Hello… Roanoke?

4 minute read

September 16, 2015, 5:46 PM

This past Friday, I was out with my friend Elyse checking out a few interesting shopping centers in the Baltimore area.  We weren’t so much interested in shopping as we were in seeing the centers themselves, and their various eccentricities.  We first visited Owings Mills Mall, which is a large. two-story facility in Owings Mills, Maryland that contains only six tenants: Bath & Body Works, DTLR, Gymboree, JCPenney, Macy’s, and Victoria’s Secret.  Needless to say, this was a dead mall.  Then we visited the Centre at Glen Burnie, which is a small and well-hidden single-level indoor mall off of Route 2 in Glen Burnie.  This was no dead mall by any means, but its being an enclosed mall surprised me.  I’d been by this shopping center many times in the past, and shopped at the Target store there, and never would have guessed that this was an enclosed mall.  Then our third and final mall was Security Square, a mid-sized single-level mall in Woodlawn.  Security Square was interesting for its former JCPenney building, which, after Penney’s closed, was converted to “Seoul Plaza”, a mall-within-a-mall consisting mostly of Korean businesses, though now approaching dead mall status (though the rest of the mall is doing well).

However, the biggest surprise of the day came as Elyse and I were walking through the Sears wing of Security Square.  Does this remind you of anywhere in particular?

A big star on an island of rides

I knew that star, attached to a raised island full of kiddie rides, from somewhere.  It clearly resembled the Roanoke Star, with the red, white, and blue lighting that it sported from 2001 to 2011.  I was initially inclined to think of it as a weird coincidence, and so Elyse and I continued to check out the mall, spending most of our time in the Seoul Plaza area.  Coming back through here on our way out, walking towards it and facing it, it really struck us that this was Roanoke, Virginia.  Check out the full view:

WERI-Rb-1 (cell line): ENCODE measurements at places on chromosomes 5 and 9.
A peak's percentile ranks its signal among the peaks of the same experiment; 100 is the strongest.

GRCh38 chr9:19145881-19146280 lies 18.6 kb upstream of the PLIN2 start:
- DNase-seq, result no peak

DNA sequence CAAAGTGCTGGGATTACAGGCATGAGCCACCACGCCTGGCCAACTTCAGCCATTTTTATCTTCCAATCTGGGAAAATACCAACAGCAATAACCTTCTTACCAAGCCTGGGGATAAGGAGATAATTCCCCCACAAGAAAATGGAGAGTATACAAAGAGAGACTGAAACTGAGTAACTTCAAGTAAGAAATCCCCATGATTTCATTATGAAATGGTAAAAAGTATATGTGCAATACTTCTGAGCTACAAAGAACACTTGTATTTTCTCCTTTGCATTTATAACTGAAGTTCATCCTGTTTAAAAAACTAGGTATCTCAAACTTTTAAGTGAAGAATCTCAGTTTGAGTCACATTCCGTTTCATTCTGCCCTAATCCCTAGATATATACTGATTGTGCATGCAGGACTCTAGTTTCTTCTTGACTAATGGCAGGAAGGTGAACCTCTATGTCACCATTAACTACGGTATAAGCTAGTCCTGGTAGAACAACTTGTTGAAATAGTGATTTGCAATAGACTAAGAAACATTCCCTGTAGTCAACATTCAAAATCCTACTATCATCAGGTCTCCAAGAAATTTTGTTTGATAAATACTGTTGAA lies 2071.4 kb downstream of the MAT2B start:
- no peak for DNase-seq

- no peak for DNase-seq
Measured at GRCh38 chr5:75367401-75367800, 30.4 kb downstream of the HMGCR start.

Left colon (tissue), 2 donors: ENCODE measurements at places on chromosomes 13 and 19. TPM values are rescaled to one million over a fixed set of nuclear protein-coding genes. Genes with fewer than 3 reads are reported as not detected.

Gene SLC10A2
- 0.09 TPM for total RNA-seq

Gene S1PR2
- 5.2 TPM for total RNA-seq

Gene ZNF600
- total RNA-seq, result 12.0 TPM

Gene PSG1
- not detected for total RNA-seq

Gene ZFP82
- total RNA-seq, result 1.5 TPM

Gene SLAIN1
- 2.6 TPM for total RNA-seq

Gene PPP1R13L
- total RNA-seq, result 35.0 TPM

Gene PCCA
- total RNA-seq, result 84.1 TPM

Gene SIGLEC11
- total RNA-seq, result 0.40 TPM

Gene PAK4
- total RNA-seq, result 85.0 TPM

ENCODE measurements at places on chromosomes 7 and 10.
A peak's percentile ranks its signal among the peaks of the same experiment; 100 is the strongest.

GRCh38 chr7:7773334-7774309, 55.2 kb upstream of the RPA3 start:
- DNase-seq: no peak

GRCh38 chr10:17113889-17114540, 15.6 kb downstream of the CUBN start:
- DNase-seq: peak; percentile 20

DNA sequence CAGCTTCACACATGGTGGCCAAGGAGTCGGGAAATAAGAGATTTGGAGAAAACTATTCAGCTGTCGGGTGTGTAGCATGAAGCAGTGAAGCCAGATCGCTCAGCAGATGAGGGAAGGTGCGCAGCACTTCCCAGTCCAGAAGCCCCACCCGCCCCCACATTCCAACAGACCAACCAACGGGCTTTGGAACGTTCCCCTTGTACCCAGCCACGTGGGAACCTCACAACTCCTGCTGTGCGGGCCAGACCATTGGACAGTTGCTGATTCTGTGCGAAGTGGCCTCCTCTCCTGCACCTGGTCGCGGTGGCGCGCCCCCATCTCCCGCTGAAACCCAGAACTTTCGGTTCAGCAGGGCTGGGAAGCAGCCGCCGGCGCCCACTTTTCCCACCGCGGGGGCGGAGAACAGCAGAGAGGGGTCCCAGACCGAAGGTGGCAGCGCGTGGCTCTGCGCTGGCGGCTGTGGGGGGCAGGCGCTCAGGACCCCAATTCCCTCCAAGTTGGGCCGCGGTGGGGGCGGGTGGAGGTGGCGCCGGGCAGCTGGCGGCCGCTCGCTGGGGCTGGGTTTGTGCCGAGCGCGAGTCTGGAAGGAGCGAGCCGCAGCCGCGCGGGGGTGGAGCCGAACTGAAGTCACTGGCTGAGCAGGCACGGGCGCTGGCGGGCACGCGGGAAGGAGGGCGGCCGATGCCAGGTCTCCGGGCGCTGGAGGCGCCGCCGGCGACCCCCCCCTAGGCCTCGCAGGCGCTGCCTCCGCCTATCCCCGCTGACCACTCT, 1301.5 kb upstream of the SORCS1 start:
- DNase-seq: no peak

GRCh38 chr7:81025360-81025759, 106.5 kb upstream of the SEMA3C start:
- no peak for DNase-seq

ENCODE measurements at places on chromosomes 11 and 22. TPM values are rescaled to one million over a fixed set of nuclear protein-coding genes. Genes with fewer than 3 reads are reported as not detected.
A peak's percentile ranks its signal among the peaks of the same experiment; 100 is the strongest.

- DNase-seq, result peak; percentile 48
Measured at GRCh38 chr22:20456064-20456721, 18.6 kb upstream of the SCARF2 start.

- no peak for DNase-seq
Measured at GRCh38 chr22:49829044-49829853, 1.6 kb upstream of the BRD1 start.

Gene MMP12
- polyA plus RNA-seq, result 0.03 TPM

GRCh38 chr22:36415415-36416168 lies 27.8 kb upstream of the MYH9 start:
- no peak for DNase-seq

The whole display really struck me at that time.  The mountains.  The railroad track and signal.  The star with the red, white, and blue lighting.  It had to be referring to Roanoke, a railroad town in the mountains of Virginia, with a large, neon star on one of the mountains.

After we left the mall, I did some digging around to determine if it was, in fact, supposed to be Roanoke.  Back in the summer of 2006, I had taken a few photos of Valley View Mall in Roanoke with my cell phone for use on Wikipedia.  The photos were taken from the upper level, and showed the food court area that’s located near the Sears and Belk stores.  Take a look:

Food court area at Valley View Mall in Roanoke, Virginia, June 13, 2006

Food court area at Valley View Mall in Roanoke, Virginia, June 13, 2006

Even though they were taken with a vastly inferior camera compared to what I now use, they contained the information that I needed to confirm my suspicions.  Take a look:

From the top photo.
From the top photo.

From the bottom photo.
From the bottom photo.

The top blue part has been rounded off and the crossbuck is now slightly up and to the left of where it was before, but enough other details match to make me comfortable in saying that it’s the same one.

And, when I was last at Valley View in September 2014, the ride island was gone:

Food court area at Valley View in 2014, showing the ride island missing.

No more rides, as the space has been replaced with additional seating.

Also, interestingly enough, one of the original rides is still there, specifically the space shuttle:

The space shuttle appears in the background of this photo at Security Square.  It's in a different place than before, but still present.

There it is at Security Square.  I commented on the same ride in The Year That Was, a Life and Times photo set from 2006:

At that time, I commented on the design, saying, “On August 9, while in Roanoke, I noticed this ride, designed to resemble the Space Shuttle.  Upon closer inspection, it appears that it was based specifically on Columbia, based on the black ‘chines’ on the wings, and the ‘USA’ marking.”

So I guess we now know what happens to things at shopping malls when they’re removed.  They get sold and end up at another mall, even if certain details made specifically for the original location no longer make sense.

Categories: Baltimore County, Elyse, Retail